I ran across a quote recently that has been widely—and falsely—attributed to Theodore Roosevelt: “Do what you can, with what you’ve got, where you are.” The quote was actually referenced by Roosevelt in his autobiography, but the person he quotes is one Squire Bill Widener, a community servant who lived a rather obscure, but nonetheless valuable, life. This quote has been precisely what I needed to hear as school has begun.
After a faculty meeting last week, I had a teacher express a difficulty to me, one among many that my fellow teachers face, and not one that I had thought much about, unfortunately, in the chaos of trying to make school work right now. This teacher shared with me that, while he has been trying to guide his students appropriately this school year, he has found it challenging because the classroom that he calls his “homeroom” isn’t really his; he doesn’t have ownership of it. Under normal circumstances, he has his own classroom, and students visit him. He is on his own turf. And when they enter, they come as subjects in his domain, and he can be the king of his kingdom. Now, he feels much the opposite: this room is their kingdom throughout the day, and he, a mere visitor from time to time. Combined with all of the schedules and rotations he has to remember and the hurried transitions to make it from class to class on time, he feels a little powerless to establish his authority.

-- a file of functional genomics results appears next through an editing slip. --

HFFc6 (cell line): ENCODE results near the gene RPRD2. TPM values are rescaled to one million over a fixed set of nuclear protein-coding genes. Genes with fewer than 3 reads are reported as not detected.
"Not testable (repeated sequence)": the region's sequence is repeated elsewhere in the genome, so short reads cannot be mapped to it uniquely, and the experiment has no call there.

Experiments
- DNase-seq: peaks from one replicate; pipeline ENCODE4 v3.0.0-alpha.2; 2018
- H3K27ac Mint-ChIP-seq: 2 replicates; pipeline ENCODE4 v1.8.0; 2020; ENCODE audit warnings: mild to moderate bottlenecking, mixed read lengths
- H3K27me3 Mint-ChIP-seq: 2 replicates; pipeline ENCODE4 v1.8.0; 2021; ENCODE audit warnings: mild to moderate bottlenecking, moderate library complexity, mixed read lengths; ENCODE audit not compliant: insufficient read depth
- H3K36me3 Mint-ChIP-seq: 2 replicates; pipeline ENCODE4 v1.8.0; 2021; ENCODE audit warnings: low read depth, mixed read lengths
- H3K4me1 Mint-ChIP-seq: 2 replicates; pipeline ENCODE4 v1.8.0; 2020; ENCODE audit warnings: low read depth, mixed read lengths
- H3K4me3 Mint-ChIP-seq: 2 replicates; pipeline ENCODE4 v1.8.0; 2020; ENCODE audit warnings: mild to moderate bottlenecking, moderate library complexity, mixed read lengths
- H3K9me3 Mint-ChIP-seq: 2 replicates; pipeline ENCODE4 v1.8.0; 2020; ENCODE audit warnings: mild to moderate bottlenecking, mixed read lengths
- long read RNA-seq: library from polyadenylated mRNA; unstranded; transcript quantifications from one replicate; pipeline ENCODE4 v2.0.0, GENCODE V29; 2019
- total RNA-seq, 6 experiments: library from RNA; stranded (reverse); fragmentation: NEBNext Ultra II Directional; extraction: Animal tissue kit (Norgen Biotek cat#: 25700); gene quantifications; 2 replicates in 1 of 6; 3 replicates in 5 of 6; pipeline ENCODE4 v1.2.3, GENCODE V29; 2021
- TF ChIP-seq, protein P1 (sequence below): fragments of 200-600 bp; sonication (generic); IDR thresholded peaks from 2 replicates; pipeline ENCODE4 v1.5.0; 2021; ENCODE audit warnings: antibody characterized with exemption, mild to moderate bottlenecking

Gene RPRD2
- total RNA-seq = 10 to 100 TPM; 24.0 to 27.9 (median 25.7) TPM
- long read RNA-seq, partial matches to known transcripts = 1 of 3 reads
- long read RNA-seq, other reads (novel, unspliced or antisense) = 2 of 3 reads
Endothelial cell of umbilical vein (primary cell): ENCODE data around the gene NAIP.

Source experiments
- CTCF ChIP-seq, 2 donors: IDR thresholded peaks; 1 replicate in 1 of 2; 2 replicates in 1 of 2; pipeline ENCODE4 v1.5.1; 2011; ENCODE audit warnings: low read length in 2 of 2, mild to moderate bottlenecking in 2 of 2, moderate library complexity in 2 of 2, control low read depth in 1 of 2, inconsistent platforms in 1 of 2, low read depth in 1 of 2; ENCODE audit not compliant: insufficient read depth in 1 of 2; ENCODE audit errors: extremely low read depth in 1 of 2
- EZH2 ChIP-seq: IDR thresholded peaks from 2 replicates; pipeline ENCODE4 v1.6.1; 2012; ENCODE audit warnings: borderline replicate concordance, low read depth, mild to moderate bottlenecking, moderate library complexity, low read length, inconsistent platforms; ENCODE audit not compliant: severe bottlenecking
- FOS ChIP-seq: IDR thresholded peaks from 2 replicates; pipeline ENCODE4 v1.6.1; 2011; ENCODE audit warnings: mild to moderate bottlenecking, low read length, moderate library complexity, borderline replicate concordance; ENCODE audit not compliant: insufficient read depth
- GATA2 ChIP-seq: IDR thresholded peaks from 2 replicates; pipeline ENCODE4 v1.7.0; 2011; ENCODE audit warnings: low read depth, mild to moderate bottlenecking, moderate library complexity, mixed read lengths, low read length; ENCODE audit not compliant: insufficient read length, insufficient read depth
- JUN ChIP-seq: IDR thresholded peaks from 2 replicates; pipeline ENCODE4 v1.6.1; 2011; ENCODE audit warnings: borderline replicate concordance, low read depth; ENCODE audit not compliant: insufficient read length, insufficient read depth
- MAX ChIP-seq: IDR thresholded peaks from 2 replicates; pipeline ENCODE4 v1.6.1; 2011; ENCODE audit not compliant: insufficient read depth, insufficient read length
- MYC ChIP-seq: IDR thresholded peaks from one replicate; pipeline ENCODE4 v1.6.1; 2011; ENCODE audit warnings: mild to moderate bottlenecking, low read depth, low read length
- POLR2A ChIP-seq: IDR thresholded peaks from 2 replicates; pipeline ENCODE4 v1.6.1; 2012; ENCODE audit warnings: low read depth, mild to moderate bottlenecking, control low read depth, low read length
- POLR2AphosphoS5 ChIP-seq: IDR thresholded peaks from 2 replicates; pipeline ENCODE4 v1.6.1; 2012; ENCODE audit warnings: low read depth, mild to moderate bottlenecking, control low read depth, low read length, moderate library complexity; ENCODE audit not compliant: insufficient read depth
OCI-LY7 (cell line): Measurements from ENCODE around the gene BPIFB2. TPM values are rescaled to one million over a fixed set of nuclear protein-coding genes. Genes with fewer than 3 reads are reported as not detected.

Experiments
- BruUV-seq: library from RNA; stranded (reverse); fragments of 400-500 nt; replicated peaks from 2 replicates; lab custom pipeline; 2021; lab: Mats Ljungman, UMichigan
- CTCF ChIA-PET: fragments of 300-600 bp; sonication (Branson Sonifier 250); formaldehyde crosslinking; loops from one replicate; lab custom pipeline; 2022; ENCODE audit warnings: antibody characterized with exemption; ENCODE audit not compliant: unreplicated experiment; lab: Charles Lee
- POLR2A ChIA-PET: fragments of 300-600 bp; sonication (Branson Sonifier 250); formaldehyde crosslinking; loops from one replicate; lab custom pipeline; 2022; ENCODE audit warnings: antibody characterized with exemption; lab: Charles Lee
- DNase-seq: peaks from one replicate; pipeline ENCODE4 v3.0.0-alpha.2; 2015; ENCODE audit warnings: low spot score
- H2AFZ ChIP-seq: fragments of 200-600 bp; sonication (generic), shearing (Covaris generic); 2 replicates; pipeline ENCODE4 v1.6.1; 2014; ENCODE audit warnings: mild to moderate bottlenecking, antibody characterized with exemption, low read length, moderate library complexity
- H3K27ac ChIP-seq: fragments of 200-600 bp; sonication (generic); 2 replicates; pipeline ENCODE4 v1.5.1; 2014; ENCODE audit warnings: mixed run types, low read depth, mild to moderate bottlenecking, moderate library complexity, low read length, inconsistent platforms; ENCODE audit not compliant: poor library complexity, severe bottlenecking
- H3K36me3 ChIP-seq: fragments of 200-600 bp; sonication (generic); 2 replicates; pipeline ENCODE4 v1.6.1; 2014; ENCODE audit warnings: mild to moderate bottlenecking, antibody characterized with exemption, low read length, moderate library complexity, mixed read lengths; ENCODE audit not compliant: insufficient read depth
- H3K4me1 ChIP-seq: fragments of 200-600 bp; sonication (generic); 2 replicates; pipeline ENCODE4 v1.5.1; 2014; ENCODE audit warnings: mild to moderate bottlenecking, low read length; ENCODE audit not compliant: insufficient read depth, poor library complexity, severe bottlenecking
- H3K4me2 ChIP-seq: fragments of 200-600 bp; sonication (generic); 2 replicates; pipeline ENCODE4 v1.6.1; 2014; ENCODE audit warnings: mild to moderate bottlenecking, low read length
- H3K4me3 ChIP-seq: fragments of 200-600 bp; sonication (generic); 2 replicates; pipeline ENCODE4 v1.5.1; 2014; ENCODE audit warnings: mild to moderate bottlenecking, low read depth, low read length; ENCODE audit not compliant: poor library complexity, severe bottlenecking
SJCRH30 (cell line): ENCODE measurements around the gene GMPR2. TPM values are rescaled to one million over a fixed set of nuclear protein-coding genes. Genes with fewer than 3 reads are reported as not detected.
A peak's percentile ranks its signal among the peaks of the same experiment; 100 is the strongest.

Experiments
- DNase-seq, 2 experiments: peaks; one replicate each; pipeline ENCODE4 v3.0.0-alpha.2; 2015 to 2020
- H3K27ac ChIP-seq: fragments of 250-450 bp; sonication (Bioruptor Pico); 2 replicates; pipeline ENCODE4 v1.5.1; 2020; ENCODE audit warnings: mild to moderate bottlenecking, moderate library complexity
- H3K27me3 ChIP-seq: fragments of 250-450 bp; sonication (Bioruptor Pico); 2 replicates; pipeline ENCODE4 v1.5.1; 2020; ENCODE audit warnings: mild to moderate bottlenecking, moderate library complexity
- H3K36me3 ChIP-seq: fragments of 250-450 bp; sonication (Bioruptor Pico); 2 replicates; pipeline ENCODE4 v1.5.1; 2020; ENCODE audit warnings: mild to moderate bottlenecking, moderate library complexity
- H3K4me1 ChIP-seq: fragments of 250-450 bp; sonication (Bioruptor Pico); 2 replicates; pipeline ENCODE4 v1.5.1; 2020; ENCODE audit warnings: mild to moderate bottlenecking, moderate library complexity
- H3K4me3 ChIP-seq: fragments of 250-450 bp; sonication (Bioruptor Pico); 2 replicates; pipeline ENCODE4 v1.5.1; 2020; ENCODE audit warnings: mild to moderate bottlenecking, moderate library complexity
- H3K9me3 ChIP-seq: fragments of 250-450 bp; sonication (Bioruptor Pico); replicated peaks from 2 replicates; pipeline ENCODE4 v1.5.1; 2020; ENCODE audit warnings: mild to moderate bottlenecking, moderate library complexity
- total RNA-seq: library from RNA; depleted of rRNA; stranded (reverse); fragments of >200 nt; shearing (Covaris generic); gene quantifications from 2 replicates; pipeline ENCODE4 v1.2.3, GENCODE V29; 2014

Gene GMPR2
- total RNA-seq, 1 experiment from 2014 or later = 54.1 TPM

I understand a little bit of what he is feeling. My very first year of teaching—twenty-one years ago, long before Covid was even in the global vocabulary—I was a traveling teacher. I taught part-time that year, instructing three different classes in three different locations each day. I did not even have a cart to call my own. I walked into someone else’s classroom, taught my students, then left, constantly feeling like an outsider and hoping that students would recognize my position as the leader in the classroom despite my apparent lack of place.
This is just one of the many hard things facing teachers right now. I have heard teachers comment that it feels to them like they are first-year teachers this year, even though their resumés demonstrate that they are veterans in the field. We all feel a little out of place, significantly discombobulated.
Just before Roosevelt quotes Widener in his autobiography, he makes the statement that “the greatest happiness is the happiness that comes as a by-product of striving to do what must be done, even though sorrow is met in the doing.” In one of my favorite speeches, Roosevelt begins, “I wish to preach…that highest form of success which comes not to the man who does not shrink from danger, from hardship, or from bitter toil, and who out of these wins the splendid ultimate triumph.” In contemplating all of this, I can’t help but think of Paul’s words in 2 Corinthians 12:9-10: “But He said to me, ‘My grace is sufficient for you, for my power is made perfect in weakness.’ Therefore I will boast all the more gladly of my weaknesses, so that the power of Christ may rest upon me. For the sake of Christ, then, I am content with weaknesses, insults, hardships, persecutions, and calamities. For when I am weak, then I am strong.”